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ROBERTA CARASSO


Photo: Renee Levine

Art writing for me is like music and dancing for others. No matter what type and quality of art I review, it is always challenging and invigorating. Good art brings out the best in writing and requires more excavation of art history from many ages, cultures, and genres, or research into new information. Fantastic work juices me up, generating a rush of ideas. Words and phrases flow freely about what the artist reveals, the inventiveness of the artistic elements, techniques, and originality. Of course, with good art, there is never enough space in a publication to transform the visual into the literary.

Pedantic art, art overly focused on making points, has its value too. Although it is never as thrilling, it keeps one on track, and helps me rethink the premises of art, and what I'm trying to convey. Once again, commonplace art reconfirms that painting a picture, creating a collage, knowing the right moves and techniques, does not make a good work of art. Here is where the intrigue comes in; uninspiring art always makes me ponder how and where the artist missed the mark, and I recreate artistic possibilities in my head. This process is essential to accurately describing the work.

Musicians, dancers, and actors are constantly being judged. Their audition is comparable to the artist's review. Most of the time, those in theater do not succeed, but they persist because a good actor learns from each experience and is better for it. In the end, the artist--musician, dancer, actor, or visual artist---makes art for him or herself. If others like it, all well and good, but one cannot assume, that if a person chooses to make art, others will choose to like or buy it. Art is an individual statement and a personal matter.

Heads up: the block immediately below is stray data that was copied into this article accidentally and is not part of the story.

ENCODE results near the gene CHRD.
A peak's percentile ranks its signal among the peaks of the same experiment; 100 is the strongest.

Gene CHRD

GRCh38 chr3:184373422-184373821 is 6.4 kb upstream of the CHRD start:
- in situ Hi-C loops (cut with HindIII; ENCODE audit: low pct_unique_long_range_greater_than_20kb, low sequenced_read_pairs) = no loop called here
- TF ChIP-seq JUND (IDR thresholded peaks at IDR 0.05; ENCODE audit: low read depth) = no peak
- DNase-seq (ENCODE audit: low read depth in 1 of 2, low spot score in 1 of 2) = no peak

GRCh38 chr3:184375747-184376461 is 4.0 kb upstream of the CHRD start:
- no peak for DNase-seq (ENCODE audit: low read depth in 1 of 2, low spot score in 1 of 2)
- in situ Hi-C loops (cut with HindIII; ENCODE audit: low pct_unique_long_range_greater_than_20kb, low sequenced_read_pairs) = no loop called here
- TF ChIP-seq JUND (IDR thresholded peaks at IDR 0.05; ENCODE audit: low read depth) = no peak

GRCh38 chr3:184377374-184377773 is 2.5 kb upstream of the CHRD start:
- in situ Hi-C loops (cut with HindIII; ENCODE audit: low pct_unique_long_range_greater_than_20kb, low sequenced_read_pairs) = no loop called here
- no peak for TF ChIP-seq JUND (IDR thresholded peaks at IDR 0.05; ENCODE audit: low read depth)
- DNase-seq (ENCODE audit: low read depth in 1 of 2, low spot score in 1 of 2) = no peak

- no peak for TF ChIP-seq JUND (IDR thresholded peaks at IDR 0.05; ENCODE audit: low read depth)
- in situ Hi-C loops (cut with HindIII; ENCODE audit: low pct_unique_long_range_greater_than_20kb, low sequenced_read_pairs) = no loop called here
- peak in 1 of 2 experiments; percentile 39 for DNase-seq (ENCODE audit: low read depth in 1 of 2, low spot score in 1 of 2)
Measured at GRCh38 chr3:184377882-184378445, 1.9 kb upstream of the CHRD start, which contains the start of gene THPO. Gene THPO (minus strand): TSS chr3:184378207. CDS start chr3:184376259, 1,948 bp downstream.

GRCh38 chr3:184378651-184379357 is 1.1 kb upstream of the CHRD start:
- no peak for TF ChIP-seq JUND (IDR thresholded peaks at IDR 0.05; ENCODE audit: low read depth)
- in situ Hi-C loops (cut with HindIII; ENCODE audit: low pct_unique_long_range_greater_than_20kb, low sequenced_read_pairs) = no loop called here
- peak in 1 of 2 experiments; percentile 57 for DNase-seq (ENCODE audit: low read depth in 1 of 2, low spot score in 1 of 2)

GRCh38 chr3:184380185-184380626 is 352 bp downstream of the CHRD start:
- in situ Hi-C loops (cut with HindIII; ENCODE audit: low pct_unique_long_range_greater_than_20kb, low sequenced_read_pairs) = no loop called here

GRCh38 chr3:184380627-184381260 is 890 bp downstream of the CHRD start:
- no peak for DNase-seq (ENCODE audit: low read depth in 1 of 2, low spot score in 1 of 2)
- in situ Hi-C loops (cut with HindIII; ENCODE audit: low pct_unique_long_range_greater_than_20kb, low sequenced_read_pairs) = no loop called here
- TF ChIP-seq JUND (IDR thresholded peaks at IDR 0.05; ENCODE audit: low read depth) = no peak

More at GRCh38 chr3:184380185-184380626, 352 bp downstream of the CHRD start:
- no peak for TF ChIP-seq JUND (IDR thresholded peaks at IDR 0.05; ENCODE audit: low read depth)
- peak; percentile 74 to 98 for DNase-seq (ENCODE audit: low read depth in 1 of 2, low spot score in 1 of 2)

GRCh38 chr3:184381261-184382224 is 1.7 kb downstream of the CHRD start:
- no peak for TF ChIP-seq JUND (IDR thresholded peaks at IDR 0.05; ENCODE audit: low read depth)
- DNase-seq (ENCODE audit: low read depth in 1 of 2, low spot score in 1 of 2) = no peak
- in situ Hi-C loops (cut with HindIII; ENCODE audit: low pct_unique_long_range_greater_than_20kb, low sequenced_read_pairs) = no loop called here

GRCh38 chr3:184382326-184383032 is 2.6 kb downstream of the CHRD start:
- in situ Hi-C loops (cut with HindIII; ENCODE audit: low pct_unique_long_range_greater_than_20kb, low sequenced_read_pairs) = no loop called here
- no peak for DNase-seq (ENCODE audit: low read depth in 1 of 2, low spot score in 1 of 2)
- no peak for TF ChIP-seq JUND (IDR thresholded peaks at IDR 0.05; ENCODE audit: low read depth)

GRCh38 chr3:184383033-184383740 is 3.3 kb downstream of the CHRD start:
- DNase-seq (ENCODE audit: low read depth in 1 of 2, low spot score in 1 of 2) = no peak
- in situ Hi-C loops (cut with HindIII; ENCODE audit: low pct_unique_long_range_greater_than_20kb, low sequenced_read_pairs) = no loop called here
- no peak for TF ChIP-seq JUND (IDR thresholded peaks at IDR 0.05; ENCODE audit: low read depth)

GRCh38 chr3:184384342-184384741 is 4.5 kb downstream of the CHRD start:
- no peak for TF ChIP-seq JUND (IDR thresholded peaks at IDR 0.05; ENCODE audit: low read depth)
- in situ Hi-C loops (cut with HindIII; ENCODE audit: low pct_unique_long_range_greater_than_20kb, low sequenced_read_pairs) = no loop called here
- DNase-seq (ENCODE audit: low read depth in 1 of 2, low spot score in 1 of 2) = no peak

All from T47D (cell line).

The major dilemma in reviewing a work is separating the art from the artist. At times, I have reviewed competently executed art that reveals only a modicum of originality; but when I speak to the artist, I become aware of how much time and effort the artist has devoted to the work. Their entire life is geared towards art. It pulls on my heart strings and I realize I must be stronger to be objective in reviewing their art. What would I do? With years of experience as a working artist, art teacher, and art writer, I know I have sufficient knowledge to write about many forms of art. Yet, I am not omnipotent. Knowing that only in a perfect world there is only terrific art, my solution is to avoid publicly addressing art that is not stimulating. But when there is no choice, I describe the work honestly, and objectively, and weave into the description suggestions that would be useful, but not offensive.

On the flipside, the artist reading the review needs to have an open heart and mind. Once this is clear, then both the artist and the reviewer have fulfilled their roles--the artist to create and the reviewer to elucidate, which is, for me, my work of art.